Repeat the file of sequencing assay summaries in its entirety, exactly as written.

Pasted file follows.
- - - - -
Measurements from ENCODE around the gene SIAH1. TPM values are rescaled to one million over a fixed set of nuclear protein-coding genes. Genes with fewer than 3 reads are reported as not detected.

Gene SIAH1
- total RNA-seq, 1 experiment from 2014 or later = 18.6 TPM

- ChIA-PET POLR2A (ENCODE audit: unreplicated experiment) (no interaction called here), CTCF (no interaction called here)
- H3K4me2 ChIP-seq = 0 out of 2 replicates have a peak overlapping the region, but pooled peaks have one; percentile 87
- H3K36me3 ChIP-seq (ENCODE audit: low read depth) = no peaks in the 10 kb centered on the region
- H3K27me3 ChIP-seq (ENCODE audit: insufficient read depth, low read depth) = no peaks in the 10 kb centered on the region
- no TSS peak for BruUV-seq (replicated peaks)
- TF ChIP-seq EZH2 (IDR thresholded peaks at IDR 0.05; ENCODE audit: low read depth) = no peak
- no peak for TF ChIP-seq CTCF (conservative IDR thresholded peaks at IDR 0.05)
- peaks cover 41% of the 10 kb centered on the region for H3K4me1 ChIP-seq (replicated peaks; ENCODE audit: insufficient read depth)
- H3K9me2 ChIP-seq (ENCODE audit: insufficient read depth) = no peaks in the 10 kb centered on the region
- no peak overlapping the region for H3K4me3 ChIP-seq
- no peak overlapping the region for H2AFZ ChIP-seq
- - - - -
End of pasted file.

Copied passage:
Measurements from ENCODE around the gene SIAH1. TPM values are rescaled to one million over a fixed set of nuclear protein-coding genes. Genes with fewer than 3 reads are reported as not detected.

Gene SIAH1
- total RNA-seq, 1 experiment from 2014 or later = 18.6 TPM

- ChIA-PET POLR2A (ENCODE audit: unreplicated experiment) (no interaction called here), CTCF (no interaction called here)
- H3K4me2 ChIP-seq = 0 out of 2 replicates have a peak overlapping the region, but pooled peaks have one; percentile 87
- H3K36me3 ChIP-seq (ENCODE audit: low read depth) = no peaks in the 10 kb centered on the region
- H3K27me3 ChIP-seq (ENCODE audit: insufficient read depth, low read depth) = no peaks in the 10 kb centered on the region
- no TSS peak for BruUV-seq (replicated peaks)
- TF ChIP-seq EZH2 (IDR thresholded peaks at IDR 0.05; ENCODE audit: low read depth) = no peak
- no peak for TF ChIP-seq CTCF (conservative IDR thresholded peaks at IDR 0.05)
- peaks cover 41% of the 10 kb centered on the region for H3K4me1 ChIP-seq (replicated peaks; ENCODE audit: insufficient read depth)
- H3K9me2 ChIP-seq (ENCODE audit: insufficient read depth) = no peaks in the 10 kb centered on the region
- no peak overlapping the region for H3K4me3 ChIP-seq
- no peak overlapping the region for H2AFZ ChIP-seq